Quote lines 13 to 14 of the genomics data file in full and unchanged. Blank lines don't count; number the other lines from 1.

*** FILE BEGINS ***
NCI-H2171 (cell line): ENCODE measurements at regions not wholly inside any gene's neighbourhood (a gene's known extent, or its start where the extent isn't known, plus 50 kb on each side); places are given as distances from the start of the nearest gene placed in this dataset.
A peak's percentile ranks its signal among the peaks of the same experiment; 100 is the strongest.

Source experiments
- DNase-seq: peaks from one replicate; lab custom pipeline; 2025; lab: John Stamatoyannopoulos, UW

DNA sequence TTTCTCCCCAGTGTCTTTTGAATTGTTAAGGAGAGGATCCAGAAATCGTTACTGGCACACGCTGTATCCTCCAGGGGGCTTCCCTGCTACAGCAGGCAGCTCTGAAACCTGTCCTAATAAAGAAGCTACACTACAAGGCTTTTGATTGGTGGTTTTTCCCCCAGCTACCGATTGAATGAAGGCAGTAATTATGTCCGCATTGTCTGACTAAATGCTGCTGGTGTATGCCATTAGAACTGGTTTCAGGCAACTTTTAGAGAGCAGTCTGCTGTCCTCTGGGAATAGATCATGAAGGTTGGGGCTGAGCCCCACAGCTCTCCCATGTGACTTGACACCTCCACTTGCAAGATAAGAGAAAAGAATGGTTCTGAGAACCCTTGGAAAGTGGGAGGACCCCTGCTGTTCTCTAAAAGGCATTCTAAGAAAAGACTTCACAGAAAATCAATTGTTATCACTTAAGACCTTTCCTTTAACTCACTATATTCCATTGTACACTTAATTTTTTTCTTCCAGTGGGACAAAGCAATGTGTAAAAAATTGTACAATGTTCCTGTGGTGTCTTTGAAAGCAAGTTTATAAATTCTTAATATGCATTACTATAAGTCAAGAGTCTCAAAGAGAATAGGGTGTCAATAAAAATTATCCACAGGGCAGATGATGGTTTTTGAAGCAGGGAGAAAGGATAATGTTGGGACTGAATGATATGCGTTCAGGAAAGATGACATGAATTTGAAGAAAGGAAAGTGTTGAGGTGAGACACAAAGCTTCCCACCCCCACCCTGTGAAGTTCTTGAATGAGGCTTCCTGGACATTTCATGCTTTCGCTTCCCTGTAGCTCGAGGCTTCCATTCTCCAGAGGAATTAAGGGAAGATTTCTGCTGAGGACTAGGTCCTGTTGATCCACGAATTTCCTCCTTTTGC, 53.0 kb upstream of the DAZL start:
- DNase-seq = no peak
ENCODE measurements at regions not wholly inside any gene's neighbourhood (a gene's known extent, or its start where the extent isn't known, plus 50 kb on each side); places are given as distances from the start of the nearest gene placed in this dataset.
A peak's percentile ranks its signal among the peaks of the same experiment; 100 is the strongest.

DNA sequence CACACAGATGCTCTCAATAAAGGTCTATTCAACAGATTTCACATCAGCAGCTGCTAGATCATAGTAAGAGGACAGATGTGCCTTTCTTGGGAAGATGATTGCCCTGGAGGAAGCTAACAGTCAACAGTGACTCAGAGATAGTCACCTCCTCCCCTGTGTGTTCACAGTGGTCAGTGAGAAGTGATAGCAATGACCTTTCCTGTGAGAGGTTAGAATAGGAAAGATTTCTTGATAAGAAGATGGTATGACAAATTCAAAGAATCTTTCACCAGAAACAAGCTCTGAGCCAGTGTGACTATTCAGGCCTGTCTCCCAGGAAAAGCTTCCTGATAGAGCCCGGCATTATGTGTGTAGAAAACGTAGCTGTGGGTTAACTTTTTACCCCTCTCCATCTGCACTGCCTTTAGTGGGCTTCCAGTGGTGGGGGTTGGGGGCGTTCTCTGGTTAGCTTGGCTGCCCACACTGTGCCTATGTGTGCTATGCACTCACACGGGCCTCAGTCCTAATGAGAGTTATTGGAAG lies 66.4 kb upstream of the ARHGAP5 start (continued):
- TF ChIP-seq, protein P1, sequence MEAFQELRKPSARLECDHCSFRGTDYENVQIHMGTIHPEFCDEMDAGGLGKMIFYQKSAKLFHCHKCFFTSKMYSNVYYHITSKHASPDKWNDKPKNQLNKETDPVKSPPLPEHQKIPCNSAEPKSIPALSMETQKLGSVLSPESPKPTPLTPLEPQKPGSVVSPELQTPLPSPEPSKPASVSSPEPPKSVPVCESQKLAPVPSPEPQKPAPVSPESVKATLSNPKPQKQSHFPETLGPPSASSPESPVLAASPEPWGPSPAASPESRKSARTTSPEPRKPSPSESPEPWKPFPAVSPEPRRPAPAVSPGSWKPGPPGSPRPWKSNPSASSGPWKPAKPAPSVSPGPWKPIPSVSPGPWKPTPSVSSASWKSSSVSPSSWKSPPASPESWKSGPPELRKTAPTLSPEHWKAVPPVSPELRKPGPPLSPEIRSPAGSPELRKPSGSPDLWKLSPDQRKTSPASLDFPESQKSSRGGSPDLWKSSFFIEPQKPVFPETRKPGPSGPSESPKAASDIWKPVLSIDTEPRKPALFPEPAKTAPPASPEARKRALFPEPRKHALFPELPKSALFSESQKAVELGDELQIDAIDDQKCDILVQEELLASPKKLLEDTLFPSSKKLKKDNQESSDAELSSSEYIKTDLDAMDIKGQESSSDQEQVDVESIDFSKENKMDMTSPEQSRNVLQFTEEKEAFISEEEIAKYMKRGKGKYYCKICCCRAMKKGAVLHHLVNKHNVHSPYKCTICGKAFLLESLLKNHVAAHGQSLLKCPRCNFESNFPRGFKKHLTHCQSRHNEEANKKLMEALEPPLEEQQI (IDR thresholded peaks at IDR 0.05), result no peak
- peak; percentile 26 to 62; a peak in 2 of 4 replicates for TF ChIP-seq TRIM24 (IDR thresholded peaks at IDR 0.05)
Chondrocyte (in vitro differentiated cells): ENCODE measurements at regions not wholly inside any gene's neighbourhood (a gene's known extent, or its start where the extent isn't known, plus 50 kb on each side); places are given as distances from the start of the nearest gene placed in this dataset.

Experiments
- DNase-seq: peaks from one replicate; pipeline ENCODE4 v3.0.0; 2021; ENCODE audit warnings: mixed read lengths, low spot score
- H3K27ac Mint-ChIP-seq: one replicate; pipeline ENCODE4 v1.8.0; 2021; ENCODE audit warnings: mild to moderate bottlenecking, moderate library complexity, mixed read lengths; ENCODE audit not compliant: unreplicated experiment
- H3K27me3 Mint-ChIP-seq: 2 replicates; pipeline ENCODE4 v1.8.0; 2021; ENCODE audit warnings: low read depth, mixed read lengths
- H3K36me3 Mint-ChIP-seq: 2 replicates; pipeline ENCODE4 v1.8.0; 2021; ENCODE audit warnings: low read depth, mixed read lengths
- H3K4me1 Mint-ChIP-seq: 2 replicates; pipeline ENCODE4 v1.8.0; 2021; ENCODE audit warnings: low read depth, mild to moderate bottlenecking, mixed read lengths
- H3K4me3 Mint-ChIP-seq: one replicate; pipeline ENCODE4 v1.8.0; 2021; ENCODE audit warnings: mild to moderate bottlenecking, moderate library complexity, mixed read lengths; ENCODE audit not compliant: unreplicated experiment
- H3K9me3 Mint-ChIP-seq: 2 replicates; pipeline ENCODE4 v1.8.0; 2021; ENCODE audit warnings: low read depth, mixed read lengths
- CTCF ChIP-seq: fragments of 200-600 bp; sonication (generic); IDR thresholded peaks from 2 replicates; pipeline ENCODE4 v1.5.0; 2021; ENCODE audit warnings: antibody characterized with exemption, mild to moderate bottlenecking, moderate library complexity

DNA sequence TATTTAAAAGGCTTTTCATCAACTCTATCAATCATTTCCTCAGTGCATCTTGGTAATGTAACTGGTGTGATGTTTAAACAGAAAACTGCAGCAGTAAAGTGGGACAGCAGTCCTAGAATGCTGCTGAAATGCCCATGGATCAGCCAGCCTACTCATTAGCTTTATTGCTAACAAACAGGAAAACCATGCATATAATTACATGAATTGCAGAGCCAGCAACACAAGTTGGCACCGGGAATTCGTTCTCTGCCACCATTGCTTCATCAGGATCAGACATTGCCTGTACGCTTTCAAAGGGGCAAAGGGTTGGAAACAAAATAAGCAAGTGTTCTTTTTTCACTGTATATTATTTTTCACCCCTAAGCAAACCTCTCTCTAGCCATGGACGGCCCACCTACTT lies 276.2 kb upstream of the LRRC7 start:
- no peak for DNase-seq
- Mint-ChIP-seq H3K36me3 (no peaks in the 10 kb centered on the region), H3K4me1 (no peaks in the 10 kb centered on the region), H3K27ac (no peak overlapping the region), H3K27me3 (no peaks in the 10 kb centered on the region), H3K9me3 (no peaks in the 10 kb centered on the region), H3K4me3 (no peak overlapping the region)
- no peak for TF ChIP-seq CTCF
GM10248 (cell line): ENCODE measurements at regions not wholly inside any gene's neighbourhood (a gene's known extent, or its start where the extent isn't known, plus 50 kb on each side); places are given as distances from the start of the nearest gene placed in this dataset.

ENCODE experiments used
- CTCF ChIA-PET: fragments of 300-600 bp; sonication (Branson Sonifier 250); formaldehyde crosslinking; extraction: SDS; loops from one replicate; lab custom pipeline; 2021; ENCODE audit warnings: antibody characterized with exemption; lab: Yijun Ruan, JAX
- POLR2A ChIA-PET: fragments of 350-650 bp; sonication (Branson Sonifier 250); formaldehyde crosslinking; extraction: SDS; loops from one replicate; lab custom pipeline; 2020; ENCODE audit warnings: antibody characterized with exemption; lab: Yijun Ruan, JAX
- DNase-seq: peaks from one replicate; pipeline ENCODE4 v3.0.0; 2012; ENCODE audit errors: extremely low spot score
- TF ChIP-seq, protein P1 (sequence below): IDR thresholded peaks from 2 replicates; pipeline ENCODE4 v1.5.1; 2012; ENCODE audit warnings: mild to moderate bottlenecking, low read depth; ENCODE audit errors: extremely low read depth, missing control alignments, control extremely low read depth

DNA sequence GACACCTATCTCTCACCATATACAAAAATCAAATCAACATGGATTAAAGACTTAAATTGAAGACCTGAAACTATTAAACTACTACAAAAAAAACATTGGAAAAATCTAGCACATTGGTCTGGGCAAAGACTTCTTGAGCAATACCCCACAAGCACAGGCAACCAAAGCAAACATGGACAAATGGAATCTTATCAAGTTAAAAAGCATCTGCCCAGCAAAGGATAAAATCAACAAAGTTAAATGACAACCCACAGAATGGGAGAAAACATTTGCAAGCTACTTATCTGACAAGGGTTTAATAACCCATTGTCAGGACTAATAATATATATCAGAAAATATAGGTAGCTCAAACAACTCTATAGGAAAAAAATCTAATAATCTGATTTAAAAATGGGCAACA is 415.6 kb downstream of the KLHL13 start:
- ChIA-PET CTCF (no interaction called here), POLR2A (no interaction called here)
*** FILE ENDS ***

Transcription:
Experiments
- DNase-seq: peaks from one replicate; pipeline ENCODE4 v3.0.0; 2021; ENCODE audit warnings: mixed read lengths, low spot score